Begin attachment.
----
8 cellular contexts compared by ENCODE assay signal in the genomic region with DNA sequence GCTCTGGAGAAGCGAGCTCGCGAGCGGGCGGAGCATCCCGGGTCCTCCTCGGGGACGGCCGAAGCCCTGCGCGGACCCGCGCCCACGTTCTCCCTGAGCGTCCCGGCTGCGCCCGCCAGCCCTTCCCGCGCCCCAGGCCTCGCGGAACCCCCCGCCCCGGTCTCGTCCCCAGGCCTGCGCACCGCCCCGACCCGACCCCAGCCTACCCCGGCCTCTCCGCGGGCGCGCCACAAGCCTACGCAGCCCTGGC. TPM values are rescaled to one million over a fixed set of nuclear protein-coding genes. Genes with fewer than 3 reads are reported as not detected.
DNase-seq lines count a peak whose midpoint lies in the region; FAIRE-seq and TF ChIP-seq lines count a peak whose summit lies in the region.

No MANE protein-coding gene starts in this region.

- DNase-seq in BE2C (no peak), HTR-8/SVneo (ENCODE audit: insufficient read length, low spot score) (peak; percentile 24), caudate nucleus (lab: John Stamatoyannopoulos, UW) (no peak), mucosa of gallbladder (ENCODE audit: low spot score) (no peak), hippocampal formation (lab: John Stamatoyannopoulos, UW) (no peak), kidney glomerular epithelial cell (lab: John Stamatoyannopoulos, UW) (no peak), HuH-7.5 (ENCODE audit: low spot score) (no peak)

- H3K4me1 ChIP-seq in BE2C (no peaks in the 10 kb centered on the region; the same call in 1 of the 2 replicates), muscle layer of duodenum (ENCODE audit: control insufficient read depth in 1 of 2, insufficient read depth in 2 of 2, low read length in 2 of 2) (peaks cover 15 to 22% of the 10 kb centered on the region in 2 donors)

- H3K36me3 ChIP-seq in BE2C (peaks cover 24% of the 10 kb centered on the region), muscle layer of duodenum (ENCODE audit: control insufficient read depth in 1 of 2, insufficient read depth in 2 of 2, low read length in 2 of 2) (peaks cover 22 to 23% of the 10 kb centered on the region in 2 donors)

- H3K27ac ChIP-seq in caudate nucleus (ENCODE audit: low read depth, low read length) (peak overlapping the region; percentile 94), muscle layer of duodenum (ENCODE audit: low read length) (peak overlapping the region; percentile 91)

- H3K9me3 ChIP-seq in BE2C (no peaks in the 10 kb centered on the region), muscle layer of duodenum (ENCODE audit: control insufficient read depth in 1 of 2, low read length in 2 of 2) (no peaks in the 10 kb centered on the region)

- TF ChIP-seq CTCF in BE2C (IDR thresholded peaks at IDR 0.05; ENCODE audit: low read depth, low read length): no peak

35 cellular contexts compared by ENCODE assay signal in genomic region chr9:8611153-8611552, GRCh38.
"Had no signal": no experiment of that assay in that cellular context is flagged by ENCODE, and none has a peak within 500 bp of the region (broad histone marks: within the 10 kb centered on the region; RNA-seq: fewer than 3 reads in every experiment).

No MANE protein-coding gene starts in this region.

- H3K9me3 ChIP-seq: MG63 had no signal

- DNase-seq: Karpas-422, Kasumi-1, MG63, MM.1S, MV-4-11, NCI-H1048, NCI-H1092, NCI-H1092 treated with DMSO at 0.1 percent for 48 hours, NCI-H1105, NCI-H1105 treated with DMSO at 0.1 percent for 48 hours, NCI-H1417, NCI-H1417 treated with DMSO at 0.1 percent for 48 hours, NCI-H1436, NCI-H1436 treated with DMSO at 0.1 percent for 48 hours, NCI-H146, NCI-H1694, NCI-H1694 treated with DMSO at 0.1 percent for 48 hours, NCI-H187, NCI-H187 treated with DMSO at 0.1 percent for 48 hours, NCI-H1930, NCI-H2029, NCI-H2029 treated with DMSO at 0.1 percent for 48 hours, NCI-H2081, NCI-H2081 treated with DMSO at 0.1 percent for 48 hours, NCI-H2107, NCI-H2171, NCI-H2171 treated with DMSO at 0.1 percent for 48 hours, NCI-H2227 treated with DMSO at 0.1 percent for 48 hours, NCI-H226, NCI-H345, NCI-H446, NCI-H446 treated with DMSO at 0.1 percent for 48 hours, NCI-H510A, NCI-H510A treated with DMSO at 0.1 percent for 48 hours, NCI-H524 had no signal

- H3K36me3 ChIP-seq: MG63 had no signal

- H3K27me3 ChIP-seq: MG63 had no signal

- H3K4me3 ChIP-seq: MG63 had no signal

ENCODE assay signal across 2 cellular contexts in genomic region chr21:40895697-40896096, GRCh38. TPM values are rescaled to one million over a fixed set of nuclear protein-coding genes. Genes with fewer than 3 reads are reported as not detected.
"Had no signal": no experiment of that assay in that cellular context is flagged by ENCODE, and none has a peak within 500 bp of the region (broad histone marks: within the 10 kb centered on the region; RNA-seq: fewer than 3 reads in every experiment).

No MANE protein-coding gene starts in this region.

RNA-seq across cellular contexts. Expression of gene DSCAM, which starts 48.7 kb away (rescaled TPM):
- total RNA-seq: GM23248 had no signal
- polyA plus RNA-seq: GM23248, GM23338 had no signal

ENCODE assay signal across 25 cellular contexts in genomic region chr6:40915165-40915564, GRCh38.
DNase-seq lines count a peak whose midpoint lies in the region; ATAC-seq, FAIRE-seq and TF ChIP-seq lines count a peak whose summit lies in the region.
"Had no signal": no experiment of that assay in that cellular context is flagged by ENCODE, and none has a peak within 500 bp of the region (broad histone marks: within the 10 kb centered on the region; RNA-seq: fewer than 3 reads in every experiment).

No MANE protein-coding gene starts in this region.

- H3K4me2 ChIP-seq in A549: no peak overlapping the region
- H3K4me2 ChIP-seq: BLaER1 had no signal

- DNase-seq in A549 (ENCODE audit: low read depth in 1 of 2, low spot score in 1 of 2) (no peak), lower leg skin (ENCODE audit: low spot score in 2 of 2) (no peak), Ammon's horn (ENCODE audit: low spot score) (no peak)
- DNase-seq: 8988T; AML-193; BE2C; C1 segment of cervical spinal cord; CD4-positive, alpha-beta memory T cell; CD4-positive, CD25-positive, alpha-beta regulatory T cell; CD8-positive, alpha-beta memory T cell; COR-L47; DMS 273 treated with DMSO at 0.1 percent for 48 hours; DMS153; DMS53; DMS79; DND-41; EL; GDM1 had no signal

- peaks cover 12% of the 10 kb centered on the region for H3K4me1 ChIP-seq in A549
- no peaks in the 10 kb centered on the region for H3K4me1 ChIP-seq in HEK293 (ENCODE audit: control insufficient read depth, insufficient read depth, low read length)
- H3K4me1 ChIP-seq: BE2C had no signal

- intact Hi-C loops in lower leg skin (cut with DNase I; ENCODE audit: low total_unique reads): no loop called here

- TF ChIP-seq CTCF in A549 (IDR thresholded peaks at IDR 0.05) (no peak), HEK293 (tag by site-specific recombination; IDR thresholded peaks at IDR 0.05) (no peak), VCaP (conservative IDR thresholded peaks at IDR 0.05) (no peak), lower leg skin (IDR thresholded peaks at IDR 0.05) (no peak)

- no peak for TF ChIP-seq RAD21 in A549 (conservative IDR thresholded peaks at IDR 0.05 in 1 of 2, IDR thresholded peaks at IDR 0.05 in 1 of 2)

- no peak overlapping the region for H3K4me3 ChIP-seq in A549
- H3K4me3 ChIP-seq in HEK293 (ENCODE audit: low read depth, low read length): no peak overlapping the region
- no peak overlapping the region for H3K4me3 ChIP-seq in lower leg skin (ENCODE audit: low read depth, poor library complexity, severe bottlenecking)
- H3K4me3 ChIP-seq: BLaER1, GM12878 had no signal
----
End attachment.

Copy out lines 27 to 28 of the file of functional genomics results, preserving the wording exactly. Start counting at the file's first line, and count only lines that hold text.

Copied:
No MANE protein-coding gene starts in this region.

- H3K4me2 ChIP-seq in A549: no peak overlapping the region